Rightly or wrongly, there’s an hierarchy of extinct birds in North America, in the United States in particular. Each offers a portrait of a nation at a crossroads, a series of Aesop’s Fables – most well-known by anyone with an interest in birds or nature – for a nascent environmental movement whose themes become more or less relevant in the public mindset depending on what issues need to be addressed. There’s the one about the pigeon that represents a young nation’s disgraceful squandering of its seemingly unlimited resources. The one about the parakeet that represents the loss, before we even knew it, of an element of our wild places that seems so outlandishly foreign as to be unimaginable now. The one about the woodpecker that represents a glimmer of hope that we didn’t really screw it all up after all, however desperately faint that glimmer is anymore.
But there are others too, farther down on the list and mostly forgotten. A weird mussel-eating duck. A slight, transhemispheric curlew. And a warbler from the Southeast United States who came on the scene and left again so rapidly that it’s near to unknown in the ornithological record.
The species is said to have never been common, a description I’ve always thought is applied too liberally to long-gone species almost as a convenient declaration of helplessness or shrug of the shoulders toss off in the face of its eventual demise. What could we have done? After all, it was never common. But it was present, and in a place and time that suggested that it would always be so if in small numbers. Certainly warblers have faced long odds before. Why is this one different?
Bachman’s Warbler was named for the renowned southern naturalist, Rev. John Bachman. Bachman’s story is fascinating in itself. As a social reformer in antebellum Charleston, South Carolina, his influence in human rights circles – he insisted on educating African slaves and had an integrated congregation in Charleston, the cruel heart of the slave industry, before the American Civil War – loomed as large as his influence in the local natural history scene, which was significant. He discovered the little black-bibbed warbler in 1832 in the canebrakes of coastal South Carolina on one of his frequent outings, collected it, and sent the skins on to John James Audubon who eventually named the species he would never see after his friend.
Photo by Jerry Payne, Charleston Co, SC, 1958
The species disappeared from the record for several decades afterwards due to the war and all, but it popped up again in the mid-1880’s where it was reported to occur in decent numbers across much of the southeast all the way west to the Mississippi bottomlands of southeast Missouri’s bootheel. Apparently, wherever there was slightly open forest with a dense understory of Giant Cane, Bachman’s was found. But in the early 20th century industry came even to the sleepy south and the pine forests that stretched unbroken were felled to feed the fires of industry as too often is the way of things. Up until 1930, Bachman’s were regular. After that, they became significantly less so.
Things were not going too well in their wintering range either. It’s not known for sure whether the entirety of the population of the species always wintered on the island of Cuba but by the time people cared enough to find out that’s where they were going. As is the case when any vulnerable species is concentrated in one critically important part of the world, this is not a positive development for its well-being. A series of incredibly destructive fall hurricanes in the early 1930s likely took a heavy toll.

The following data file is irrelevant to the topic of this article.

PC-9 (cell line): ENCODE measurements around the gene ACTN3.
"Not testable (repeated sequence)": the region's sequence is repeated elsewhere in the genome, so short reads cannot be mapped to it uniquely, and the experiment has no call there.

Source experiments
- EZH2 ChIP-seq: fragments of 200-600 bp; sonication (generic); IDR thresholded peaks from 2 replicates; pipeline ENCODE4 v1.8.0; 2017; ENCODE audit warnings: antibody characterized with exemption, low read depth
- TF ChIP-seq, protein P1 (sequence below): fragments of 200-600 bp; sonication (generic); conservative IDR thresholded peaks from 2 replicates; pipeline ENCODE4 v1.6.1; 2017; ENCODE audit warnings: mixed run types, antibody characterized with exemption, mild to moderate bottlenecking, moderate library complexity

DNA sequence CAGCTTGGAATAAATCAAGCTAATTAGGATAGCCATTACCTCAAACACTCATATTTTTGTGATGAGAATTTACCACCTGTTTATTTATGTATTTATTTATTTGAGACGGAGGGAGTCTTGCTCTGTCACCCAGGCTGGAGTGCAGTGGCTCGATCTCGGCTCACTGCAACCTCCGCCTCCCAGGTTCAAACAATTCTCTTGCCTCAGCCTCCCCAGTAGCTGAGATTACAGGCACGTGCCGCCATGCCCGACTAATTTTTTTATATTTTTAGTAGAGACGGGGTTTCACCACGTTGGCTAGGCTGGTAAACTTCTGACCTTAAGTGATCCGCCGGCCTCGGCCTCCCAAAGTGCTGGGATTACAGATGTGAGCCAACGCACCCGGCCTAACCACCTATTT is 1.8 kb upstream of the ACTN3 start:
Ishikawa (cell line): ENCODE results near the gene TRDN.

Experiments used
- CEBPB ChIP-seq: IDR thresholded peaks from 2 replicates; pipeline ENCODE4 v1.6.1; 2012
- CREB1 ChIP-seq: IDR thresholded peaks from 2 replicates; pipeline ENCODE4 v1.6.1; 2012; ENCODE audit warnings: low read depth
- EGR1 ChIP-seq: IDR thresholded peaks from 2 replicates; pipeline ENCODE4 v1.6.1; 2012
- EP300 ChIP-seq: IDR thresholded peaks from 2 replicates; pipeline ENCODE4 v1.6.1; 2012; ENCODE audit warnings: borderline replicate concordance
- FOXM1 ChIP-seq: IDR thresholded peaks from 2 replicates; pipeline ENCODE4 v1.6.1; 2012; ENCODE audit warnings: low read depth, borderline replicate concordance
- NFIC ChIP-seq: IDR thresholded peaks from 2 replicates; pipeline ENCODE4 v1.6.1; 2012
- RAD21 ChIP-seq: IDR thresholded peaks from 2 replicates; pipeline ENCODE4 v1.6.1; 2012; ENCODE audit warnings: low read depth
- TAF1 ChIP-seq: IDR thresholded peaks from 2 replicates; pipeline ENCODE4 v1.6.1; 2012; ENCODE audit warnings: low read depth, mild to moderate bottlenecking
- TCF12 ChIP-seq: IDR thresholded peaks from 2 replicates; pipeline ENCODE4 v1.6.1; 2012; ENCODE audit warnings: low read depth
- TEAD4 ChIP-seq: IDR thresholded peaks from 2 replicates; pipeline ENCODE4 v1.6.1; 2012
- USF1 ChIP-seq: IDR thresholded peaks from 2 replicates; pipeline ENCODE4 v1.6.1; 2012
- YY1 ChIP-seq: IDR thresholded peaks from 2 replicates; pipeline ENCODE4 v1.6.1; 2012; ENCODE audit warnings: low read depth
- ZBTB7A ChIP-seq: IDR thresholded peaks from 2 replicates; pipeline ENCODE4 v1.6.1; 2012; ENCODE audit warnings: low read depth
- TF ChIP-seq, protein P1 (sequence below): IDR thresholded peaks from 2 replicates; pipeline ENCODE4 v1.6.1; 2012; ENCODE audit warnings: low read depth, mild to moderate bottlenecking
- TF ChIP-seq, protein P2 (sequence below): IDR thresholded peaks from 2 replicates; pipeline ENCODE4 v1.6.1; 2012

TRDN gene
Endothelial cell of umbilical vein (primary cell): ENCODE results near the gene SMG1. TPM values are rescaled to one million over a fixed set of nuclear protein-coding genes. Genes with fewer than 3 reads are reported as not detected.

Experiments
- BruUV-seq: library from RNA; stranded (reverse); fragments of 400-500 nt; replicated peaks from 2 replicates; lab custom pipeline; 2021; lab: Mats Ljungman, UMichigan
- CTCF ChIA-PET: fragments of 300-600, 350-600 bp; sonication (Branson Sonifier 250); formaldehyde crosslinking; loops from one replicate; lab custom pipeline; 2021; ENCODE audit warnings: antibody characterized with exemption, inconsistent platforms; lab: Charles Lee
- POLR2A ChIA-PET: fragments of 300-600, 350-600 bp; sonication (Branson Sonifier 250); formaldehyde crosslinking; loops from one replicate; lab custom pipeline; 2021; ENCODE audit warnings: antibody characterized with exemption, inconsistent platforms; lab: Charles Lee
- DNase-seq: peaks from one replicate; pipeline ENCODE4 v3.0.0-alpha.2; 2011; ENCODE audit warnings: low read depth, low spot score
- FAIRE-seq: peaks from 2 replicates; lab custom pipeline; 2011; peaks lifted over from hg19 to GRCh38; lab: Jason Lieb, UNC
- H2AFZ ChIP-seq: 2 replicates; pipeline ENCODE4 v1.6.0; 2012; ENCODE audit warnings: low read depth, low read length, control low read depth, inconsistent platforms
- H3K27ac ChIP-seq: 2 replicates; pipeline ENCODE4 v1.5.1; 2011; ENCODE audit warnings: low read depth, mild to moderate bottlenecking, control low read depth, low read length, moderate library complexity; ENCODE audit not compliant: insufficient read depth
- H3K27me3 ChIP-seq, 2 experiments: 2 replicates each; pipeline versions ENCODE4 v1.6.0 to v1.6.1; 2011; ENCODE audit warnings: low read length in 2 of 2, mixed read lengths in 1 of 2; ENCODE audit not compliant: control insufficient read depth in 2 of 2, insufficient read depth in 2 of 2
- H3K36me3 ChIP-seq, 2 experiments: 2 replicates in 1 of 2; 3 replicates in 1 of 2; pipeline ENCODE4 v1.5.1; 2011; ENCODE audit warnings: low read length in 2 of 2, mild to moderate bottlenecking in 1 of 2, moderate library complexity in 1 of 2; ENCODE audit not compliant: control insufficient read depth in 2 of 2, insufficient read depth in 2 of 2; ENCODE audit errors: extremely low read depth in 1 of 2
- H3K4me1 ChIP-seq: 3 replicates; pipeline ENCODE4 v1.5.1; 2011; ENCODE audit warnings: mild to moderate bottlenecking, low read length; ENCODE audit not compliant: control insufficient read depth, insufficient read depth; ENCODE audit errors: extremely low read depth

By about 1940, reports began to come saddled with the depressing qualification “last certain”. From Cuba in 1940. In Missouri in 1948. Mississippi in 1949. Florida in 1951. A few persisted in Rev. Bachman’s Charleston into the 60s when a solitary male in 1962 sang for no one but a group of incredibly fortunate birders.
Dribs and drabs through the 80s. Nothing but ghosts since.
What does it mean for any of us that the Bachman’s Warbler is gone? Sadly, probably not a lot. North America certainly doesn’t want for wood-warblers, many of whom are more dramatic that the little canebrake dweller. But there’s light in this darkness in that we might justifiably point to the relative success of the equally habitat obligated Kirtland’s Warbler as an example of how we’ve learned a thing or two about ecosystem management both here and abroad from the loss of the Bachman’s. So even though the Bachman’s Warbler probably sits near the bottom of that unfortunate hierarchy, its demise may have the most long-term significance.
And that’s a comforting bit of irony that anyone can appreciate.
This week, 8 May – 14 May 2011, is Wood-Warbler Week on 10,000 Birds! Though wood-warblers, the mostly brightly colored birds of the family Parulidae, are only found in the New World we felt that birders the world over would be pleased to see a plethora of posts about these striking and sought after species. Though we are devoting a whole week to wood-warblers we really are only just barely scratching the surface of possible topics involving this amazing family of birds.
Right now great flocks of wood-warblers are making their way north from the southern United States, Mexico, the Caribbean, Central and South America to breed across the United States and Canada. Many other non-migratory species are living their lives across the neotropics, doing their best to survive and pass on their genes. Wood-Warbler Week is a celebration of all wood-warblers and we hope you join us in celebrating these absolutely wonderful birds. Read about them here but also get out and experience them. You won’t regret it!